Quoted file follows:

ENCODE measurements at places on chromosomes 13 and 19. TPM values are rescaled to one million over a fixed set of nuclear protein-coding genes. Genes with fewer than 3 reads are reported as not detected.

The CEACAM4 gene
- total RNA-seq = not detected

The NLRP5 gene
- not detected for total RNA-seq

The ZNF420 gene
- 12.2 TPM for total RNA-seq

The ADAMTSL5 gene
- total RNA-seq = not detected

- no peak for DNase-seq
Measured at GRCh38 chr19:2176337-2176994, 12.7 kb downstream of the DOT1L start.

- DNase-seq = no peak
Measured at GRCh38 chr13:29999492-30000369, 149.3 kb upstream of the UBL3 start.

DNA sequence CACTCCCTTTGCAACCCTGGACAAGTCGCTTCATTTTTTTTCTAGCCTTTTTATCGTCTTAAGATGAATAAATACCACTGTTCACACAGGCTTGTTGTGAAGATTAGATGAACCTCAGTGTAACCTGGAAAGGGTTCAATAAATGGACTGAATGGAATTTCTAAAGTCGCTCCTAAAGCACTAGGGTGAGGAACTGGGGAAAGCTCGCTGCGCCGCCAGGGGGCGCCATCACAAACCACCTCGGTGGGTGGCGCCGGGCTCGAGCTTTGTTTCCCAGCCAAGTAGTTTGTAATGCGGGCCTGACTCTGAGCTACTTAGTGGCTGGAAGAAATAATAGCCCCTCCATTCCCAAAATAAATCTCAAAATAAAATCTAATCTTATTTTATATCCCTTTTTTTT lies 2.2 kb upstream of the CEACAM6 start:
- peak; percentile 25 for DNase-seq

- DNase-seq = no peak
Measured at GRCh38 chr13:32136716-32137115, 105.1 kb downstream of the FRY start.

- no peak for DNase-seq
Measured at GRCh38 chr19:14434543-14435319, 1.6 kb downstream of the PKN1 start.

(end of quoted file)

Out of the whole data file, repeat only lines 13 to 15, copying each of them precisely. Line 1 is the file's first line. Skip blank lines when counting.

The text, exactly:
Measured at GRCh38 chr13:29999492-30000369, 149.3 kb upstream of the UBL3 start.

DNA sequence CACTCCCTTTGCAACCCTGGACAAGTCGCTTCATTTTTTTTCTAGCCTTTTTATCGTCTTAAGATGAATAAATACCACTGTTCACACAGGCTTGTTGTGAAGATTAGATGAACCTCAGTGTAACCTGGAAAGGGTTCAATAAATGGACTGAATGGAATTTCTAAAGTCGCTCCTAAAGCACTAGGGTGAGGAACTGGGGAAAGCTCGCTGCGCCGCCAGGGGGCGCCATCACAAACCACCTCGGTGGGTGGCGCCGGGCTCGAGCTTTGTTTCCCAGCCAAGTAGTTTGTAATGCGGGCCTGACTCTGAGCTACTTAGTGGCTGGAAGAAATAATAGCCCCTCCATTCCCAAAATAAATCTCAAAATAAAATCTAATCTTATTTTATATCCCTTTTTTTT lies 2.2 kb upstream of the CEACAM6 start:
- peak; percentile 25 for DNase-seq